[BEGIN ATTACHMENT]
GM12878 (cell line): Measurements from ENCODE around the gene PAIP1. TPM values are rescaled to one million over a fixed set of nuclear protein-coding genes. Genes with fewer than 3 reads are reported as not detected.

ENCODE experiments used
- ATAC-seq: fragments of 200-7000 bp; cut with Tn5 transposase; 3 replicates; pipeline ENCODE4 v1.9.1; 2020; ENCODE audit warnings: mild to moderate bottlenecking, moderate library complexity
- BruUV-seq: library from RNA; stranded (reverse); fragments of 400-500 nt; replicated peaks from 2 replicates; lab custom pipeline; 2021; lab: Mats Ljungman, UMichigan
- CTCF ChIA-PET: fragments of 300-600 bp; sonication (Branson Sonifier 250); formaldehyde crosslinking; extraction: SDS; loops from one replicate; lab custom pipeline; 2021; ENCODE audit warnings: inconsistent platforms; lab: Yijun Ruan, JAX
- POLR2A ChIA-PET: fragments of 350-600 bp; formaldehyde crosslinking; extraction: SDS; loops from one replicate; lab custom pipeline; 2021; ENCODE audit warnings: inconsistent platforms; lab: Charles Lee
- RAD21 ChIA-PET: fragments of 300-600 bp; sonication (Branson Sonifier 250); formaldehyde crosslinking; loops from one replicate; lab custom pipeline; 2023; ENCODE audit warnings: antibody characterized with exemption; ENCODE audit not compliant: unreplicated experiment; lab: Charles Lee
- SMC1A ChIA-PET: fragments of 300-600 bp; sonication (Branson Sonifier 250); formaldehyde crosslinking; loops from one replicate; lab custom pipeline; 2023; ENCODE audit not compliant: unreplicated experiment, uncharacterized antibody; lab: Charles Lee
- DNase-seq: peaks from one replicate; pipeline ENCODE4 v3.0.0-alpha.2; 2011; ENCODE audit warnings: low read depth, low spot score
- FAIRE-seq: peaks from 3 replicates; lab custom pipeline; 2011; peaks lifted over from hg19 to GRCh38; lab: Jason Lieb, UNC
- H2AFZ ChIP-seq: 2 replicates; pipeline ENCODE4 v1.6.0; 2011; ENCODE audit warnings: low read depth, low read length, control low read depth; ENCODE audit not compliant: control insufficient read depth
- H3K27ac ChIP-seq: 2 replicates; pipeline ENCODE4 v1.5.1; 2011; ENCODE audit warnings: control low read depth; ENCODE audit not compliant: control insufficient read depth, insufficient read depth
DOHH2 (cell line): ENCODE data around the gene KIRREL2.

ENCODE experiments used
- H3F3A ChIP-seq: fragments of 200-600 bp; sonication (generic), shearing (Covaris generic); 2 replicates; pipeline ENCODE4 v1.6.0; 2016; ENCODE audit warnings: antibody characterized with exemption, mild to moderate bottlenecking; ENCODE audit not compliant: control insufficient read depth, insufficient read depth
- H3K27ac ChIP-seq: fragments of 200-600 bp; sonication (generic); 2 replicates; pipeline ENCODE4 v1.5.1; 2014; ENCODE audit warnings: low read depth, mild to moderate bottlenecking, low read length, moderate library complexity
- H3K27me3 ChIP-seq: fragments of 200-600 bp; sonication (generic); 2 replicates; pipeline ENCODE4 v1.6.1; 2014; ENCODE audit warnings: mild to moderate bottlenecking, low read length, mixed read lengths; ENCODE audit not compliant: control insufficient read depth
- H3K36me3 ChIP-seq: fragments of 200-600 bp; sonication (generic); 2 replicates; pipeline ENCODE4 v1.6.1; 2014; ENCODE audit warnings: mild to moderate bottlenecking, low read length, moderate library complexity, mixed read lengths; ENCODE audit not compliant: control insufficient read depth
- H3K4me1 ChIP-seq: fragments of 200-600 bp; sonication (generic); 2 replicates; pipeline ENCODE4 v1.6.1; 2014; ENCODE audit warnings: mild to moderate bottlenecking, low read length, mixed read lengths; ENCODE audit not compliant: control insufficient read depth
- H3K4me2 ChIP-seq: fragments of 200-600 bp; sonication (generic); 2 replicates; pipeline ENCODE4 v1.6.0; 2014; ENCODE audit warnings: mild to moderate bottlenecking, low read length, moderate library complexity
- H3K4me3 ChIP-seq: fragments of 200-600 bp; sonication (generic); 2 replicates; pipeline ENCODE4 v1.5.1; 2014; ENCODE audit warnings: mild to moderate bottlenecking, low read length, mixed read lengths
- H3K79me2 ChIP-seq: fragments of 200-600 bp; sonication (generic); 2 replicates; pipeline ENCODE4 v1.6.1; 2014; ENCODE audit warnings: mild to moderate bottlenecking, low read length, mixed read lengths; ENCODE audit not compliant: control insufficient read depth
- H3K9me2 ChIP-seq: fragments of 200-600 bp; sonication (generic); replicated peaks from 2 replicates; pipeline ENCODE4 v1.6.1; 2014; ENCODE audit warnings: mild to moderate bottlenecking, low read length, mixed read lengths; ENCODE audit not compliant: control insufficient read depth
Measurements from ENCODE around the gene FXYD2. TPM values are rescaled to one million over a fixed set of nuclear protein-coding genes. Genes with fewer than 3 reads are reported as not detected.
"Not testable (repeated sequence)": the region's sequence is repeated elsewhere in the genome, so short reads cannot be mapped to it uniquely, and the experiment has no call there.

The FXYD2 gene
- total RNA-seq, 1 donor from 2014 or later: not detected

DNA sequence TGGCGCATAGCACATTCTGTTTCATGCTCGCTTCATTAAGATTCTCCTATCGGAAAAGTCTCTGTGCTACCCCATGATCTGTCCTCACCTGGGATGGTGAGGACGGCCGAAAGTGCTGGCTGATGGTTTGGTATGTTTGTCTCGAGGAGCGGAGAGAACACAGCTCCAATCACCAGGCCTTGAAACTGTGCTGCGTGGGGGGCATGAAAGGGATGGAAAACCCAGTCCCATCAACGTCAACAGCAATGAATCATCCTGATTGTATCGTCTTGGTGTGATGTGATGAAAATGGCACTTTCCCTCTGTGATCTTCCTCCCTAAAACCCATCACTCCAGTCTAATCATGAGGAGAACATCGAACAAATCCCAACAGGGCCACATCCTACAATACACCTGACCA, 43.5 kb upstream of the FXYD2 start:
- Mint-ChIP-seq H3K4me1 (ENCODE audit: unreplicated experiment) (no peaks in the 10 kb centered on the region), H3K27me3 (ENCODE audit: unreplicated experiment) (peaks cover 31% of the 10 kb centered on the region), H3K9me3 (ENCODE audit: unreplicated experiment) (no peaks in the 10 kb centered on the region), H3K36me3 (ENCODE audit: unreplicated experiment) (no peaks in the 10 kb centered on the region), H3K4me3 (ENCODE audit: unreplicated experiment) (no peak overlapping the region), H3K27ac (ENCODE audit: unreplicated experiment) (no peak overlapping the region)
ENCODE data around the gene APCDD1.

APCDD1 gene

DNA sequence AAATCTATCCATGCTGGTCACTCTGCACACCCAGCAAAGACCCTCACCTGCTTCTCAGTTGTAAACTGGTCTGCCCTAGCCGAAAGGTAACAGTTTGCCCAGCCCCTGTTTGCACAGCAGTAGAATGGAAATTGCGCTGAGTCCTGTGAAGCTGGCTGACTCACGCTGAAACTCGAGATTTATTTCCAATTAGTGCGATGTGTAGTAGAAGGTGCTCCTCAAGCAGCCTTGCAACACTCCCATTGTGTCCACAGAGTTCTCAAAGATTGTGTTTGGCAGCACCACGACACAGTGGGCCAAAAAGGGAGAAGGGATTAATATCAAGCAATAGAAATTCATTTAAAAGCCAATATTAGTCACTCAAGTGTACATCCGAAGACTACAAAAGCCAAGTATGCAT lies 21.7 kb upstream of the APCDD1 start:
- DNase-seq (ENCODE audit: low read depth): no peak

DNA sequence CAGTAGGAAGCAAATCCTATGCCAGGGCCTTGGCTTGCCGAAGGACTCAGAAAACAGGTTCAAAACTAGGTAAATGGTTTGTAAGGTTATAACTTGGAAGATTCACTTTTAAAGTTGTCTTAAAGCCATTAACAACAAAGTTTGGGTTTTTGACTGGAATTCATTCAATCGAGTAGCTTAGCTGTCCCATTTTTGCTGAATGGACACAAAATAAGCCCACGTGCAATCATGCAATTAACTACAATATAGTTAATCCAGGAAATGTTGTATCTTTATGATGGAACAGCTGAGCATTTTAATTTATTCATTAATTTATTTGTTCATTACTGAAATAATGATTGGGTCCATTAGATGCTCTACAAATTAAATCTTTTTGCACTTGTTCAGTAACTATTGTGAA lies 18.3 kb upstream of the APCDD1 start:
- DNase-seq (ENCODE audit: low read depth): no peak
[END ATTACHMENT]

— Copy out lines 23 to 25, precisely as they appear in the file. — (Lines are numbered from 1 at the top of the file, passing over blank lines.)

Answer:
- H3K9me2 ChIP-seq: fragments of 200-600 bp; sonication (generic); replicated peaks from 2 replicates; pipeline ENCODE4 v1.6.1; 2014; ENCODE audit warnings: mild to moderate bottlenecking, low read length, mixed read lengths; ENCODE audit not compliant: control insufficient read depth
Measurements from ENCODE around the gene FXYD2. TPM values are rescaled to one million over a fixed set of nuclear protein-coding genes. Genes with fewer than 3 reads are reported as not detected.
"Not testable (repeated sequence)": the region's sequence is repeated elsewhere in the genome, so short reads cannot be mapped to it uniquely, and the experiment has no call there.